Indian household wealth (about 77 per cent) is primarily held as real estate, as per Reserve Bank of India data. However, this asset has not been appreciating for nearly a decade and there have been multiple attempts to call the bottom and predict a revival. These did not pan out well in the past due to various reasons, including the long-lasting pandemic. Will this year be different? And what are the macro trends in the market that buyers can keep in mind when looking for new opportunities that can pay-off when things turnaround eventually?
Rental, especially in the residential segment, has not been an exciting theme in the past. This is because the property market has been a pure capital appreciation play and rental returns were paltry. With rising property prices, rental yields could not catch-up and lingered at 2-3 per cent in most markets, even with lack of price appreciation. Owners also found that renting out a house was a hassle, as there are not many property-management firms to take care of tenant requirements. The legal rights of owners are also not very strong and violation of terms by renters is not easy to handle. So, buying to rent out was not a popular option. For a tenant, calculations on whether it is better to rent a home or own it invariably showed that renting is a better option, especially in the last few years when prices have been stagnant at best. But a few trends in the market – somewhat derailed by the pandemic which reset the rents even lower – point to a likely shift in the rent versus own dynamics.
Rents will likely go up for a few reasons. One, owners will require better return as price appreciation has moderated. Two, legal frameworks such as the Model Tenancy Act will make it easier for larger players to enter the fragmented residential rental market. Three, trends such as co-living will help unlock more value from the property and increase rent which will also help spur property demand for builders. Four, rental demand will likely go up, as many potential buyers may defer their purchasing decision due to being cautious about their financial stability, coupled with lack of urgency to buy in a slow property market.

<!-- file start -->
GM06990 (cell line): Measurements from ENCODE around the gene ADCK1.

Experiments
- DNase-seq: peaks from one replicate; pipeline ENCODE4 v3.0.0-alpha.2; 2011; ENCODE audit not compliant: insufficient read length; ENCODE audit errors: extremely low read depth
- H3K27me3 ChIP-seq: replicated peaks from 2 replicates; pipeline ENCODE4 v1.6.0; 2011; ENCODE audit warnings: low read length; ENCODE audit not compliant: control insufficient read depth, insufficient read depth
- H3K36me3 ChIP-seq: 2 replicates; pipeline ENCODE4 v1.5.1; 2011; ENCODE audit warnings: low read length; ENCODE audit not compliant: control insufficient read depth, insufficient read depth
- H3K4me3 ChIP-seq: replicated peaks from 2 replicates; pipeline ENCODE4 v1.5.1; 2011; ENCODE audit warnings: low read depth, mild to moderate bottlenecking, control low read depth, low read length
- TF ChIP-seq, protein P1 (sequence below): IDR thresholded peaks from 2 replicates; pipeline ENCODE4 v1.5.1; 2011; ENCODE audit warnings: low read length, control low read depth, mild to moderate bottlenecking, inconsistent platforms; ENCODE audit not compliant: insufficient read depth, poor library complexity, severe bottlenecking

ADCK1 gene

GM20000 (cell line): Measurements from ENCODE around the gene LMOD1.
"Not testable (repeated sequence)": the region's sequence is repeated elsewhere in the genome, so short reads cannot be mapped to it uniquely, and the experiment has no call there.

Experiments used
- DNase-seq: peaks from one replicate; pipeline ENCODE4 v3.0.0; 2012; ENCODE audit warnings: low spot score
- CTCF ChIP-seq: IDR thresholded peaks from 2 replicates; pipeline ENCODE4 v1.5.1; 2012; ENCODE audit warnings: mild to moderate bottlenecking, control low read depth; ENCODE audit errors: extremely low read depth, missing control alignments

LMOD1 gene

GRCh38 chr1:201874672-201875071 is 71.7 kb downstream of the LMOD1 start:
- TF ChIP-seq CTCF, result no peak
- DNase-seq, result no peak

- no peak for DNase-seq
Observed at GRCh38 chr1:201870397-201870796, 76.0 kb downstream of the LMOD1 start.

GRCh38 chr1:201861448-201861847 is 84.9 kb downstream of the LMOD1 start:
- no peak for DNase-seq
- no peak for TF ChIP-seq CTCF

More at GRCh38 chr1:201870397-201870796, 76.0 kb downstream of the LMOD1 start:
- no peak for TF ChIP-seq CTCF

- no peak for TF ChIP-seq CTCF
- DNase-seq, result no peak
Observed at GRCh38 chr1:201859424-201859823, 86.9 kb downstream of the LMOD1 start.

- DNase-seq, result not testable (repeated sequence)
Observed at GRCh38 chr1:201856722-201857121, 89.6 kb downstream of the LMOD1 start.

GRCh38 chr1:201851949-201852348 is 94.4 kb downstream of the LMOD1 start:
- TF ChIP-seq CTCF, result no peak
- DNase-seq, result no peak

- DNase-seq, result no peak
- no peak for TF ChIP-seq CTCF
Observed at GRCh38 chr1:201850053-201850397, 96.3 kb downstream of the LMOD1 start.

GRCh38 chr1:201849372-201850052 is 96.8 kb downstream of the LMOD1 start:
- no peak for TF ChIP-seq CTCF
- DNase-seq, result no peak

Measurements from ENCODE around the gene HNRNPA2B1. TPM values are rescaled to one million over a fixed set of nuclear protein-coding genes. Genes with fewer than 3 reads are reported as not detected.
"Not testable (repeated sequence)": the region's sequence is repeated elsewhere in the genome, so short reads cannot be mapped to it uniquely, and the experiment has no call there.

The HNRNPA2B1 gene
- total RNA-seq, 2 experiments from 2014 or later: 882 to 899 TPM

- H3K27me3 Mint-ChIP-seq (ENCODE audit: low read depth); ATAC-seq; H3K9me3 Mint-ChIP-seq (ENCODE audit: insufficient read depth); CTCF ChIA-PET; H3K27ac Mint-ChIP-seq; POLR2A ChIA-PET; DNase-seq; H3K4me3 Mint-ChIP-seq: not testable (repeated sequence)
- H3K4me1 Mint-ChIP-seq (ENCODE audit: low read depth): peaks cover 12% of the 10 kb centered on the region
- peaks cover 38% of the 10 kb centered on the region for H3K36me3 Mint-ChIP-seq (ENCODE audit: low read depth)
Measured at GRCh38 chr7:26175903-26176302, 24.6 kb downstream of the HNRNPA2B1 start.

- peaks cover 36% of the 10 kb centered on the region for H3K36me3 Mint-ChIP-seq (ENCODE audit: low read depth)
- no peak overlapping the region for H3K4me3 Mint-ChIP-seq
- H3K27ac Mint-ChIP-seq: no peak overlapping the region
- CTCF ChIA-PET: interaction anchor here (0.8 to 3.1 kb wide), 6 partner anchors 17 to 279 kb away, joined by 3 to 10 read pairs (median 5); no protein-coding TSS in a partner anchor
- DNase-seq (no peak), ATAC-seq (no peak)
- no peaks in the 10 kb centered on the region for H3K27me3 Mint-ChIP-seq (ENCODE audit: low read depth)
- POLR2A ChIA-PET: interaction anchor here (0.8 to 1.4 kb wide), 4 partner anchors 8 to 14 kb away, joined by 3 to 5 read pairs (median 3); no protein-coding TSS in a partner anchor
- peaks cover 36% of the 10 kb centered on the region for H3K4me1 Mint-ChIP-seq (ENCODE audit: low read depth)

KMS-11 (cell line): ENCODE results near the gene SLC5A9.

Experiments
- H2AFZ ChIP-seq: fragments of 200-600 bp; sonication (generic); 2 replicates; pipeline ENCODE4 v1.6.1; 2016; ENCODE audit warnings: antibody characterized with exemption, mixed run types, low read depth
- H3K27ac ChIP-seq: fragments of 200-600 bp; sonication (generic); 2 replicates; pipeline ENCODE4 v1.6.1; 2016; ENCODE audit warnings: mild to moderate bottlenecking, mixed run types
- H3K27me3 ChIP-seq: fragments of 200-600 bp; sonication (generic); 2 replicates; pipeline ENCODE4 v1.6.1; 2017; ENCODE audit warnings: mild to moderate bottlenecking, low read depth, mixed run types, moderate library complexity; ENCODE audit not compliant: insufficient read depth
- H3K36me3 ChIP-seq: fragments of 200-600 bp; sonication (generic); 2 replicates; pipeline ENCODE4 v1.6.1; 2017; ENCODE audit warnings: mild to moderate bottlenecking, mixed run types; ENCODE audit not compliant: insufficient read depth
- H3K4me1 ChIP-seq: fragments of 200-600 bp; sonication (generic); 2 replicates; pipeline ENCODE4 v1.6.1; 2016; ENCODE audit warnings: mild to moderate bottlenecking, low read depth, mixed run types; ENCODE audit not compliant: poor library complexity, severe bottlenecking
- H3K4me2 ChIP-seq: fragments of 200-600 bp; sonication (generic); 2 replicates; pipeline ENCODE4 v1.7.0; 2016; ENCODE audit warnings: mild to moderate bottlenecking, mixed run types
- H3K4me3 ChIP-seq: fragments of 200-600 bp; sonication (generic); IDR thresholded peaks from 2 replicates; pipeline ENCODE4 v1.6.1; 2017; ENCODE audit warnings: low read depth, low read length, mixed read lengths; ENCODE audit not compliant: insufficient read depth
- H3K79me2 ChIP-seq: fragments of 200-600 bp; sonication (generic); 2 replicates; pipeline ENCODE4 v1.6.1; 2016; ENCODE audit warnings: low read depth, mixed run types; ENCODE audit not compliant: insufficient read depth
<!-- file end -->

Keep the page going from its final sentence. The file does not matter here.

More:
A property – similar to physical gold – was seen both as something that had end-use, but was also a store of wealth. But with financialisation of assets, this is shifting and pure investors are moving away from properties that are suited for end-users towards more efficient options. For example, rather than buy under-construction apartments at low prices – which in-turn pays the construction cost of the builder – they can opt for real estate private equity funds which are Alternate Investment Funds (AIFs).
Likewise, owning property as a long-term investment to keep up with inflation can be better done through Real Estate Investment Trusts (REITs). There are also fractional property ownership options which require only smaller investments but still build a more diversified portfolio of different types of properties and locations.
So, the market may see less speculation in physical asset – due to high cost and availability of other options – and demand driven more by end-users. This should support a steady growth over the long-term, once the current imbalances bottom out in the short-term.
Rather than build generic homes, builders are moving to specific themes and demographics. For example, senior living has been a growing trend in the last few years and has seen good demand and increasing prices, even as the broader market faced headwinds. Likewise, student living spaces is another theme that is seeing interest.
There are also mixed-use developments – where residential, retail and office spaces – are in the same complex. These self-contained communities are also seeing interest. These specialized projects typically help a developer stand out and create a Unique Selling Proposition (USP), and demand a premium. As consumers evolve, there may be demand for more nuanced built-spaces and these new themes can provide opportunities for good returns.
Even with a sober outlook, Non-Residential Indians invested $13.3 billion in the Indian real estate market in FY21, up from $12.5 billion in FY20, as per 360 Realtors. But this may be a trend that could reverse, atleast in the physical assets segment, due to a few factors. One, various travel restrictions due to the pandemic have made it difficult for NRIs to manage or sell their property, making them rethink issues with physical ownership. Two, property returns have not been stellar and many may be hesitant to call the bottom yet – especially when there are other investment options such as equity. Three, even if returns from property are good in INR terms, they may not see the full benefit in foreign currency - with global interest rate outlook, it is likely that the gains may be eroded by currency depreciation. There may be some shifts going forward, with implications to certain property types and geographies that get a higher share of NRI investments.
The author is an independent financial consultant
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